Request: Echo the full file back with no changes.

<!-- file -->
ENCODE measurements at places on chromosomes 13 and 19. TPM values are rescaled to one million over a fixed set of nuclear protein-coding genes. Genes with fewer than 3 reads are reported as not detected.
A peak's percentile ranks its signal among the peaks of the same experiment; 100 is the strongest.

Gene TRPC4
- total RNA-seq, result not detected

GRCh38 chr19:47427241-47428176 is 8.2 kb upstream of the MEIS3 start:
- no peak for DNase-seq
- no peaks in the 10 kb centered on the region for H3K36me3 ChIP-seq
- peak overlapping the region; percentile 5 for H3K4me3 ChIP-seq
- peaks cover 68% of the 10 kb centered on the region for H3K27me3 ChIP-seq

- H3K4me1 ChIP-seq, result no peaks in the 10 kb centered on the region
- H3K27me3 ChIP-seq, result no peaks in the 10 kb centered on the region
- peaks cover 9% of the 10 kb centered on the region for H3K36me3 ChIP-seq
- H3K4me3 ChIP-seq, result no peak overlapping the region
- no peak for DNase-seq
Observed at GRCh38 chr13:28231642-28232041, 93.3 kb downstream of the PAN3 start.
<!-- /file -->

ENCODE measurements at places on chromosomes 13 and 19. TPM values are rescaled to one million over a fixed set of nuclear protein-coding genes. Genes with fewer than 3 reads are reported as not detected.
A peak's percentile ranks its signal among the peaks of the same experiment; 100 is the strongest.

Gene TRPC4
- total RNA-seq, result not detected

GRCh38 chr19:47427241-47428176 is 8.2 kb upstream of the MEIS3 start:
- no peak for DNase-seq
- no peaks in the 10 kb centered on the region for H3K36me3 ChIP-seq
- peak overlapping the region; percentile 5 for H3K4me3 ChIP-seq
- peaks cover 68% of the 10 kb centered on the region for H3K27me3 ChIP-seq

- H3K4me1 ChIP-seq, result no peaks in the 10 kb centered on the region
- H3K27me3 ChIP-seq, result no peaks in the 10 kb centered on the region
- peaks cover 9% of the 10 kb centered on the region for H3K36me3 ChIP-seq
- H3K4me3 ChIP-seq, result no peak overlapping the region
- no peak for DNase-seq
Observed at GRCh38 chr13:28231642-28232041, 93.3 kb downstream of the PAN3 start.